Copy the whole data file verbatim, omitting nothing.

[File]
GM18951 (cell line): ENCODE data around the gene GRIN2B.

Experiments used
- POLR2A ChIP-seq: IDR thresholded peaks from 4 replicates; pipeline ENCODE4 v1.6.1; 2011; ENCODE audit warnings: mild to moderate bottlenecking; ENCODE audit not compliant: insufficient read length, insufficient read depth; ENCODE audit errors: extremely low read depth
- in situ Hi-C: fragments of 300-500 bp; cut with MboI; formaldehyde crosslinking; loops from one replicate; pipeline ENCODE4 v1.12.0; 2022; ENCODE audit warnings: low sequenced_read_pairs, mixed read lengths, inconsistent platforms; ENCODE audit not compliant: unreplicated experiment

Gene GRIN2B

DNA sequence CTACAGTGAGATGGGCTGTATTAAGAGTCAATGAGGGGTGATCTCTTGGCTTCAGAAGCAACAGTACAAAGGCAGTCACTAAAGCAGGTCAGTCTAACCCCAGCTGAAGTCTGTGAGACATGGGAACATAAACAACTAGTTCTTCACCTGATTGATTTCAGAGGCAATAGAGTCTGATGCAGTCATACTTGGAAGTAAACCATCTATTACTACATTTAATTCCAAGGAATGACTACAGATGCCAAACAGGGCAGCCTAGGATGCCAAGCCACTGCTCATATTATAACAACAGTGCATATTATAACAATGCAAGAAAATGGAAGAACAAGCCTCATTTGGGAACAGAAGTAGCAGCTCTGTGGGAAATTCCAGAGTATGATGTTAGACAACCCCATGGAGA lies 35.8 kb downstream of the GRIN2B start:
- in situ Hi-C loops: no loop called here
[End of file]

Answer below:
GM18951 (cell line): ENCODE data around the gene GRIN2B.

Experiments used
- POLR2A ChIP-seq: IDR thresholded peaks from 4 replicates; pipeline ENCODE4 v1.6.1; 2011; ENCODE audit warnings: mild to moderate bottlenecking; ENCODE audit not compliant: insufficient read length, insufficient read depth; ENCODE audit errors: extremely low read depth
- in situ Hi-C: fragments of 300-500 bp; cut with MboI; formaldehyde crosslinking; loops from one replicate; pipeline ENCODE4 v1.12.0; 2022; ENCODE audit warnings: low sequenced_read_pairs, mixed read lengths, inconsistent platforms; ENCODE audit not compliant: unreplicated experiment

Gene GRIN2B

DNA sequence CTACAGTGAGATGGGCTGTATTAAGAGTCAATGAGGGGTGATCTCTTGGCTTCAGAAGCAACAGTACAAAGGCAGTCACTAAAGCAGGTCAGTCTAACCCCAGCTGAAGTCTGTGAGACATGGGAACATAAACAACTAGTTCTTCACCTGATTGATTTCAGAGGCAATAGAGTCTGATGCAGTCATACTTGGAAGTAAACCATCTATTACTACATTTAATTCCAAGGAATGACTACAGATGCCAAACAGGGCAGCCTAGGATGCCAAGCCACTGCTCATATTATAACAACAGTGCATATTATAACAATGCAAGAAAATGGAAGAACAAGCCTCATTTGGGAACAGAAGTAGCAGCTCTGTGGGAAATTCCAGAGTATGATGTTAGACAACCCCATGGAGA lies 35.8 kb downstream of the GRIN2B start:
- in situ Hi-C loops: no loop called here